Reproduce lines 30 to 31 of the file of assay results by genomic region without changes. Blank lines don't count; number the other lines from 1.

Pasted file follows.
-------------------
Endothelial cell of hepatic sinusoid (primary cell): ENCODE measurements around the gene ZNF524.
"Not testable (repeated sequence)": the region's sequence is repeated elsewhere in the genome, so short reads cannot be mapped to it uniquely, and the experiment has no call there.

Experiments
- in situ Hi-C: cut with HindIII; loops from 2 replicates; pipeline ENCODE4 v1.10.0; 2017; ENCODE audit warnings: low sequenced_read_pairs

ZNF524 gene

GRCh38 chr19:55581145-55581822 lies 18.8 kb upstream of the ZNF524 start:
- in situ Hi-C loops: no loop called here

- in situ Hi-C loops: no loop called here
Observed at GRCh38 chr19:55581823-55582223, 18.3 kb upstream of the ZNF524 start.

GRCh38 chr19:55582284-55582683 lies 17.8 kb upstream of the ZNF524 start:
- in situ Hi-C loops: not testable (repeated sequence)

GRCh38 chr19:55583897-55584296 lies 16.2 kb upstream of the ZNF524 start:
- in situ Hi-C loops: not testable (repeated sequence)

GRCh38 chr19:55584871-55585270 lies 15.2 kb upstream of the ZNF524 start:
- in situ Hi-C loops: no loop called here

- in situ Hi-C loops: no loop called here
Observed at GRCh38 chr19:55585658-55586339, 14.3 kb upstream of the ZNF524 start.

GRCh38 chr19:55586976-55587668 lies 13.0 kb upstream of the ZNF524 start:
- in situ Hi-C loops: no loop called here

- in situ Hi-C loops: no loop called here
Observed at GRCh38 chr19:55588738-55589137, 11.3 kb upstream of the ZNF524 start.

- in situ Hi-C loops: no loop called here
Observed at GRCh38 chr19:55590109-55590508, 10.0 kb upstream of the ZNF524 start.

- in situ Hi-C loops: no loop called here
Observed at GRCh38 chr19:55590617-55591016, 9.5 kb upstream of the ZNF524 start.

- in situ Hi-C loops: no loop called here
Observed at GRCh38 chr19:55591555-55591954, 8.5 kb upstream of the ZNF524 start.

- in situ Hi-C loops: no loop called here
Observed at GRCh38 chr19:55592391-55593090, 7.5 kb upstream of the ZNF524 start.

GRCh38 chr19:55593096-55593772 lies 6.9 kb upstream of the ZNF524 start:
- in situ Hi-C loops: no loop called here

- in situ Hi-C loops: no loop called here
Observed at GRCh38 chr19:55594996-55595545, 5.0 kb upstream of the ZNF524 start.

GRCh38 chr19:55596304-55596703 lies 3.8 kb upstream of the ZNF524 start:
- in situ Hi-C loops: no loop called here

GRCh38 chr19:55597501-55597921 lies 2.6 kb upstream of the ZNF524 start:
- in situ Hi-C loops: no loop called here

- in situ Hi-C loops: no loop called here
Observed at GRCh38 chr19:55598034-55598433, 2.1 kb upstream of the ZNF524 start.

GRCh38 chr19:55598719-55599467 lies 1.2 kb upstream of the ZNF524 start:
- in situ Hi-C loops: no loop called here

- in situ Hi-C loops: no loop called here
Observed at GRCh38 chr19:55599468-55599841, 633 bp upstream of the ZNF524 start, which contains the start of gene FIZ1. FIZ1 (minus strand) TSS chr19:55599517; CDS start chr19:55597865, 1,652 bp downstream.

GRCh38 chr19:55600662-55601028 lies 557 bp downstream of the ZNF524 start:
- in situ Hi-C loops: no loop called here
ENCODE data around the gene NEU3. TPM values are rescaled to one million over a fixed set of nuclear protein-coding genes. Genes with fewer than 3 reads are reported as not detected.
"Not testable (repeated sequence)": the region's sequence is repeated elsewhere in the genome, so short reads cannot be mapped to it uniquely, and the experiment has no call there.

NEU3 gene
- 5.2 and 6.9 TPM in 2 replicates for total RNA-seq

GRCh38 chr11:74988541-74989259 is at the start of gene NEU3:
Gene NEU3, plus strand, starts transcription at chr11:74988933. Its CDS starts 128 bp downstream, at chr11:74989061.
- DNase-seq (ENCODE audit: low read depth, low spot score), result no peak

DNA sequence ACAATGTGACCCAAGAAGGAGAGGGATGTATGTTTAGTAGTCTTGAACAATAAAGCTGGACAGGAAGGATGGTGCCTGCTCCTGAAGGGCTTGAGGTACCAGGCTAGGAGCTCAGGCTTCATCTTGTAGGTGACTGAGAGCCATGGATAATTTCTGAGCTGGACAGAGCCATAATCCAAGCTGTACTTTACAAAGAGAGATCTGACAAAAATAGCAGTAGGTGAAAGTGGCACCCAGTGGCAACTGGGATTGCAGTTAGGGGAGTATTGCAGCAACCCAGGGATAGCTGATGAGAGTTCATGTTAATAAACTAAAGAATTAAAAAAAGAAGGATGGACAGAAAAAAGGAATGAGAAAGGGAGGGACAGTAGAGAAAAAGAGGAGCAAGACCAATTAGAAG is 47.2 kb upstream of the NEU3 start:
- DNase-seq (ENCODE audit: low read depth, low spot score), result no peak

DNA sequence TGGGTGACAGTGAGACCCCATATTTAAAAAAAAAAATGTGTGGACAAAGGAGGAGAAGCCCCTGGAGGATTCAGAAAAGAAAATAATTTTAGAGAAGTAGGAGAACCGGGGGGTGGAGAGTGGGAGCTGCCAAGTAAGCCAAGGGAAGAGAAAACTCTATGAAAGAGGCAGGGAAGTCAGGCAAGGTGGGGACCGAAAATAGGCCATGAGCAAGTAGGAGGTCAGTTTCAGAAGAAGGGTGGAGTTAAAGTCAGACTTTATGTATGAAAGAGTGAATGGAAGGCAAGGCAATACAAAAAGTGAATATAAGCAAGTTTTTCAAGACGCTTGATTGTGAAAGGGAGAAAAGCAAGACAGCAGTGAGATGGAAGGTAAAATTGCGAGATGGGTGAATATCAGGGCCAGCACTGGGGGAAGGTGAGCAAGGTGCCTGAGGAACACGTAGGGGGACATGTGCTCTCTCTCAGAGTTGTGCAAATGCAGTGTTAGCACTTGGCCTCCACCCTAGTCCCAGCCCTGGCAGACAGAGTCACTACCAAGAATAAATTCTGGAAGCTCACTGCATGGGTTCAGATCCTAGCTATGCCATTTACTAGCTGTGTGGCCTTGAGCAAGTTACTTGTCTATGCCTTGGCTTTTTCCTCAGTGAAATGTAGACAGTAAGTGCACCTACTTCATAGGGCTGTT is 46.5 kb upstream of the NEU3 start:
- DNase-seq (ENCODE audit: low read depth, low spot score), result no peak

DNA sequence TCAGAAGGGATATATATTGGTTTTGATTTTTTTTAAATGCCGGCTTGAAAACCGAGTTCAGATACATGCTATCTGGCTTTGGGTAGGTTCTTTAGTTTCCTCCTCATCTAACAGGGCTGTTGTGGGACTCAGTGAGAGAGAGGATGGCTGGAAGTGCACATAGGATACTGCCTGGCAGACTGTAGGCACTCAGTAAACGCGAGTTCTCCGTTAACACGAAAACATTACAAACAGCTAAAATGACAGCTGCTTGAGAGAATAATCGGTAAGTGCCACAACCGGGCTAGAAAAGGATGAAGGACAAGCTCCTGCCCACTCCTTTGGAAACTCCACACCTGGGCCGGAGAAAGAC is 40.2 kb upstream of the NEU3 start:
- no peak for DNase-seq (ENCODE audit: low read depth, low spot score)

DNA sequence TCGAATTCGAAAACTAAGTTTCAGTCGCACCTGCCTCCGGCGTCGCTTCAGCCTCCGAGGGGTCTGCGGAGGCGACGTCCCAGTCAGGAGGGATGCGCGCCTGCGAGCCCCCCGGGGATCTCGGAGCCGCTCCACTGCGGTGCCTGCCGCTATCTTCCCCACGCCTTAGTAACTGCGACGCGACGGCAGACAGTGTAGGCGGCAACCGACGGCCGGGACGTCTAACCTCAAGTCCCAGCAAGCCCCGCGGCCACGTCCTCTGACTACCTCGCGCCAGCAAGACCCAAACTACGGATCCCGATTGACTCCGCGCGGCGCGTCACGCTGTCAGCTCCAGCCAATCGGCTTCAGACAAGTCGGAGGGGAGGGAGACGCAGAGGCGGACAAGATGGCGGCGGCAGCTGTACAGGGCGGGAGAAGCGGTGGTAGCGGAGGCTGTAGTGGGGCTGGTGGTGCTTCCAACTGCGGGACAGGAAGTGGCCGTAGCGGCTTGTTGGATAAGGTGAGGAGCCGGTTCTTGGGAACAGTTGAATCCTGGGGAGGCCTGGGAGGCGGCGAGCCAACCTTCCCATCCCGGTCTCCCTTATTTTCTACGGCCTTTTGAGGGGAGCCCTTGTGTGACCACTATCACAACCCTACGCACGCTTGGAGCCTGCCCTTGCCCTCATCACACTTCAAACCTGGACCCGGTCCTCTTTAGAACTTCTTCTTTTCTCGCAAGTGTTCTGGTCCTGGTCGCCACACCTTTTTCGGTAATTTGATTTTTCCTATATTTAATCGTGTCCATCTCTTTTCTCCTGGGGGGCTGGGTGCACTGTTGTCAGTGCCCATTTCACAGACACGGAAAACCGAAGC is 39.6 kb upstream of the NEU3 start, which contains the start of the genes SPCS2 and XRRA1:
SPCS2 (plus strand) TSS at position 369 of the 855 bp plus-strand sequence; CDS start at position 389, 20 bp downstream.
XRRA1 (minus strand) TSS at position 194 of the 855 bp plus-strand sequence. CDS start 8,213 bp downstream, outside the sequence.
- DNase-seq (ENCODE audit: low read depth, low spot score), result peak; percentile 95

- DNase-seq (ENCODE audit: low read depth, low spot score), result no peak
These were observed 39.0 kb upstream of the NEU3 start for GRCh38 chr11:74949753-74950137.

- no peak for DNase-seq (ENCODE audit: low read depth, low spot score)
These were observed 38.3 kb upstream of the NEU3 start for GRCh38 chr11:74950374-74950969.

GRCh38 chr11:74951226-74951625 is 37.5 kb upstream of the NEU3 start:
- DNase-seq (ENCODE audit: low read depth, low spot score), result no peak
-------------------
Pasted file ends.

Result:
GRCh38 chr19:55593096-55593772 lies 6.9 kb upstream of the ZNF524 start:
- in situ Hi-C loops: no loop called here